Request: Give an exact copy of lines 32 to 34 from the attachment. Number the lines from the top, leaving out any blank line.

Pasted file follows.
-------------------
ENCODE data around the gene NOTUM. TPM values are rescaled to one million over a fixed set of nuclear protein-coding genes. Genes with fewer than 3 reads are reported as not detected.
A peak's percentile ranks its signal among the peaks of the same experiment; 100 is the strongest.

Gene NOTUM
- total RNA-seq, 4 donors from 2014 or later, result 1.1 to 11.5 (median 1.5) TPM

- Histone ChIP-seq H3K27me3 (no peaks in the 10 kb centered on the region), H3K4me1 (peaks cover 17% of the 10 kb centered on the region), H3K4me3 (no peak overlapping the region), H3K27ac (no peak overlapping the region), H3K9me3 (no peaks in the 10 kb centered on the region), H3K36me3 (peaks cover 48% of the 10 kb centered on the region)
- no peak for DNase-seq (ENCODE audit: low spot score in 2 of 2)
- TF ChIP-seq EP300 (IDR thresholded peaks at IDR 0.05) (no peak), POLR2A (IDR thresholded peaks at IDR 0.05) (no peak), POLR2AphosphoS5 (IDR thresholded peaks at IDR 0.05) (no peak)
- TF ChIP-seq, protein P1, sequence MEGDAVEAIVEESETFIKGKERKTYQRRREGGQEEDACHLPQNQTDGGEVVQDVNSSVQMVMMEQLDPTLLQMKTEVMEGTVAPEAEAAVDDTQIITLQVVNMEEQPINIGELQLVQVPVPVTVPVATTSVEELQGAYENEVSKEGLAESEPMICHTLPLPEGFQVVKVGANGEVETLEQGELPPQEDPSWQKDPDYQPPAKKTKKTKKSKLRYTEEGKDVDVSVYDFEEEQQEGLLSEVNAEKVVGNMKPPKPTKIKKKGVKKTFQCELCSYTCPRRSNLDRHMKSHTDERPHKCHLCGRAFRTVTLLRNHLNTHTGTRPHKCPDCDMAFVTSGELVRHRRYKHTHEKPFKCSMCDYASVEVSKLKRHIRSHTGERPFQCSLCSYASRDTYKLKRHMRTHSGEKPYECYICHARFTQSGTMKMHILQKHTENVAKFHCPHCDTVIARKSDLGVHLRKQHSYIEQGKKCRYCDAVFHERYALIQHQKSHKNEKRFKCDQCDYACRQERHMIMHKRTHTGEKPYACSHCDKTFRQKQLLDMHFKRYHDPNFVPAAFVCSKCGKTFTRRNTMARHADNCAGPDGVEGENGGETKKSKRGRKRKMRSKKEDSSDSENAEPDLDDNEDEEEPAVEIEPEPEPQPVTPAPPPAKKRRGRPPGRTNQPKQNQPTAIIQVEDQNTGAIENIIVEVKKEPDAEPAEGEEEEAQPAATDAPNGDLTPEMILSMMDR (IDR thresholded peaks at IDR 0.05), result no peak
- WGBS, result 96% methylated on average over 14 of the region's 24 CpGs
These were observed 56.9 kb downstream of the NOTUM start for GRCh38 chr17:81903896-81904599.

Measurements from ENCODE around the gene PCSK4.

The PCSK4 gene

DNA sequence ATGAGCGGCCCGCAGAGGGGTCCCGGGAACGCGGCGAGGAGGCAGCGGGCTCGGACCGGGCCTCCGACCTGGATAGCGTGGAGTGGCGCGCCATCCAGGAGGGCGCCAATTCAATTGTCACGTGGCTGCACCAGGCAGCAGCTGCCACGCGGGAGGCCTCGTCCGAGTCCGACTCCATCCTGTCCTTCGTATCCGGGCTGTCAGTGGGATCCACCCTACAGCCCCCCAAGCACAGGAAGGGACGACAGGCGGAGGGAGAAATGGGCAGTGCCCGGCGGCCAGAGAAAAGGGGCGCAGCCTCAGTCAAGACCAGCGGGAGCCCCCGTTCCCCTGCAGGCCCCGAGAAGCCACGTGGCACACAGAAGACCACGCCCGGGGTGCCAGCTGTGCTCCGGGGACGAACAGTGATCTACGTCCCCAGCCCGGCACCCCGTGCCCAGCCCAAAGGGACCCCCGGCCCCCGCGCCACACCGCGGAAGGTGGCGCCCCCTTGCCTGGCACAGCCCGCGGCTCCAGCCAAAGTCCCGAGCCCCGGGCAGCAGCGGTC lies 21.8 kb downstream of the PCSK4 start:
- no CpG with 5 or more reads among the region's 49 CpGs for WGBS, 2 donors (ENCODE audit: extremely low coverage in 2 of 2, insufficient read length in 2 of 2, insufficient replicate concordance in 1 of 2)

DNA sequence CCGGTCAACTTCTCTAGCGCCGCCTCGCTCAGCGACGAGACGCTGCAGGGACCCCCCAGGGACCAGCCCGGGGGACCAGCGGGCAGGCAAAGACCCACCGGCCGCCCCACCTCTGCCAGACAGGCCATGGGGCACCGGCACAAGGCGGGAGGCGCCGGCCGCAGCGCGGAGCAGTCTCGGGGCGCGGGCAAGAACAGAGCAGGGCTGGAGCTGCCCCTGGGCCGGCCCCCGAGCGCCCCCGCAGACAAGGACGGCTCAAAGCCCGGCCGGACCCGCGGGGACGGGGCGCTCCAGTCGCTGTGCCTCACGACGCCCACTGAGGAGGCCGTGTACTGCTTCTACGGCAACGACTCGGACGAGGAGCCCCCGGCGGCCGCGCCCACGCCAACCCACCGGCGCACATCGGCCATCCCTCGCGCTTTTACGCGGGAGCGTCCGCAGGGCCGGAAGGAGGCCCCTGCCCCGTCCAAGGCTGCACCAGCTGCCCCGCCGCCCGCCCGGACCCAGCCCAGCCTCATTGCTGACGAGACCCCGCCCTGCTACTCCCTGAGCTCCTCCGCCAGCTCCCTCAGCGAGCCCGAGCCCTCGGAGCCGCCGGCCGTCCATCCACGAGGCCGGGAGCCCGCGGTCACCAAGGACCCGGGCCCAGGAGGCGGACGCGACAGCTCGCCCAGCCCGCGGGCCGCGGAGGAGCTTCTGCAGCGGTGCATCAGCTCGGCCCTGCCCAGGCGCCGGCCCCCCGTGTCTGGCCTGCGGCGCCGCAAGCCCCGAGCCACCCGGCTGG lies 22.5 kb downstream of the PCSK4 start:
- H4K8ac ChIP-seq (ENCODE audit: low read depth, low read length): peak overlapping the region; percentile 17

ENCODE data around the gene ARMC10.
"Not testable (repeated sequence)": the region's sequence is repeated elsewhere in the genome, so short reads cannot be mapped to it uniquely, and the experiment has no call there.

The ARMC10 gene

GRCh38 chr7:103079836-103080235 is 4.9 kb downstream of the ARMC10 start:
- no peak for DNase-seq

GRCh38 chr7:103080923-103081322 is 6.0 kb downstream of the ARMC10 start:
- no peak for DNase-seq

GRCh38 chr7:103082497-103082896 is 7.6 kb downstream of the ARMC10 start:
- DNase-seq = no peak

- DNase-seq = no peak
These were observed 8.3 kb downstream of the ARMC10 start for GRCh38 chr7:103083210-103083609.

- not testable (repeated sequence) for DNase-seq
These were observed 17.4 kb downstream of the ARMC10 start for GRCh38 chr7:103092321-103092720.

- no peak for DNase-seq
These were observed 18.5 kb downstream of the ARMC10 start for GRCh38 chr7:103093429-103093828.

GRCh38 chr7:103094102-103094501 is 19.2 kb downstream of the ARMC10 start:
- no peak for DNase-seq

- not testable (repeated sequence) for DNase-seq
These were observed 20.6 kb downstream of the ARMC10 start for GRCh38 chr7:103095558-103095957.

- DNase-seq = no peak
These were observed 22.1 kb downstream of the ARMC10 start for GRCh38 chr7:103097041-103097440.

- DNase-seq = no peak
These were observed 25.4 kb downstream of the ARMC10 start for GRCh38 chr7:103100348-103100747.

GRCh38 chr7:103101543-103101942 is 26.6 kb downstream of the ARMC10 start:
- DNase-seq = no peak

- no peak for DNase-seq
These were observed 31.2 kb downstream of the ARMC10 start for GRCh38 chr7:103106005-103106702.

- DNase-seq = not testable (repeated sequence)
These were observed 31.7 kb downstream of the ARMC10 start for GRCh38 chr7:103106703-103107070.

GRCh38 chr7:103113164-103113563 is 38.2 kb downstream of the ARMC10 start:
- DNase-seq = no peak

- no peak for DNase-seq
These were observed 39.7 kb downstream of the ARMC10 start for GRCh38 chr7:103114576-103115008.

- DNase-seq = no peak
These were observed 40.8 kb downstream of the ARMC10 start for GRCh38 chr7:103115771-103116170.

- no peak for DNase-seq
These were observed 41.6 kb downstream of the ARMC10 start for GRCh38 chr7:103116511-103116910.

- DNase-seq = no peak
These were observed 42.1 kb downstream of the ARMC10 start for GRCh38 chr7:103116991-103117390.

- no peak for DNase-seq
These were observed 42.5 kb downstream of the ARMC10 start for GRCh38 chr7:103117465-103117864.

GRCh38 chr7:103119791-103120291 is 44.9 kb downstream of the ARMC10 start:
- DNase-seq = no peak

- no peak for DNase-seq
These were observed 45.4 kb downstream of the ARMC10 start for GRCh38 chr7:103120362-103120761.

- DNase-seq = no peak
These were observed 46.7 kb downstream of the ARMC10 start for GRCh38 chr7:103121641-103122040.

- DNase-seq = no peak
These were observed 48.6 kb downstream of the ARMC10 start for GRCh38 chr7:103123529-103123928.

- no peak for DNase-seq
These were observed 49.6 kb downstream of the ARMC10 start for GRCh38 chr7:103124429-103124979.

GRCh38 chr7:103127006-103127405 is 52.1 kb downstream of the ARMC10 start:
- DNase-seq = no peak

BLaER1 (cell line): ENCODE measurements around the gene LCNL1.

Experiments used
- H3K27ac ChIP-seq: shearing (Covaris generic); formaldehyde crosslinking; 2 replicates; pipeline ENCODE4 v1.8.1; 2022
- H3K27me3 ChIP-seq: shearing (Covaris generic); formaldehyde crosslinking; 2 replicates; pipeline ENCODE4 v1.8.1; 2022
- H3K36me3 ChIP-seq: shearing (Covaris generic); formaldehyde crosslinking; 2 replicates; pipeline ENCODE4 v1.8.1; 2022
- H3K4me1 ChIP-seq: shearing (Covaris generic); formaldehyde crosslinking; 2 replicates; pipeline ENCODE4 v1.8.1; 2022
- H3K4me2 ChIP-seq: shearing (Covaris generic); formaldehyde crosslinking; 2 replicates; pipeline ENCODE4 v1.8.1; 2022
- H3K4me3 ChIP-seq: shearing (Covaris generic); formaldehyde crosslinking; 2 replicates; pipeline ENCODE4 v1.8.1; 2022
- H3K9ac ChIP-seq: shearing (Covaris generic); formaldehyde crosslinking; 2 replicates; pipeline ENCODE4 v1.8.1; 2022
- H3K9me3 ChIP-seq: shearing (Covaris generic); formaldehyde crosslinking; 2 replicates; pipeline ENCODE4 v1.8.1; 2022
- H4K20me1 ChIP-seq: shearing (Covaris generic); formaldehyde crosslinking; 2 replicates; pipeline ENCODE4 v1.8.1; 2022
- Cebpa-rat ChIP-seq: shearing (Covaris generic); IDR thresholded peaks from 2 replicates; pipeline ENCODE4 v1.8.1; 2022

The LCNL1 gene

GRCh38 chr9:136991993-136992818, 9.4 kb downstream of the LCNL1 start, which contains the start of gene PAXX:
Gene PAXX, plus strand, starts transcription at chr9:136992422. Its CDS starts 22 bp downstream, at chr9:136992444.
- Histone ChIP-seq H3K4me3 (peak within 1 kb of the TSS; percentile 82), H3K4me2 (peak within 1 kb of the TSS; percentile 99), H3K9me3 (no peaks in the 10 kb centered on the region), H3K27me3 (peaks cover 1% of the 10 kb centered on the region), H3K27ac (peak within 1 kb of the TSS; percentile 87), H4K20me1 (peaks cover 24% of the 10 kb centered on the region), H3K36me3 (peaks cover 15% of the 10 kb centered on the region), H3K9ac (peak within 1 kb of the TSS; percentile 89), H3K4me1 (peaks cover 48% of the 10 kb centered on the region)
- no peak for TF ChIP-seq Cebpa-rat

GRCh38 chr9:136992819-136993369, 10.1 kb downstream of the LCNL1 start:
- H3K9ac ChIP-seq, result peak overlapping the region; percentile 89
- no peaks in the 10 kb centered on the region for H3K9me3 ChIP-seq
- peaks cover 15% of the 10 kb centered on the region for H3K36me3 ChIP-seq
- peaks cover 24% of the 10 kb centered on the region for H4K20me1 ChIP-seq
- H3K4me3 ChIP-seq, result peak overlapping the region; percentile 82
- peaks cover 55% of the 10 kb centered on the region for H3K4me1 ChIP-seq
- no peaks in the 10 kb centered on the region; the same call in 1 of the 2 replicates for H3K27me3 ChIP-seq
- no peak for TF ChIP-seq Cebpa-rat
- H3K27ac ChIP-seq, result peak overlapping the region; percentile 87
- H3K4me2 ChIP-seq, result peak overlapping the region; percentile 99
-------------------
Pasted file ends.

GRCh38 chr7:103094102-103094501 is 19.2 kb downstream of the ARMC10 start:
- no peak for DNase-seq

- not testable (repeated sequence) for DNase-seq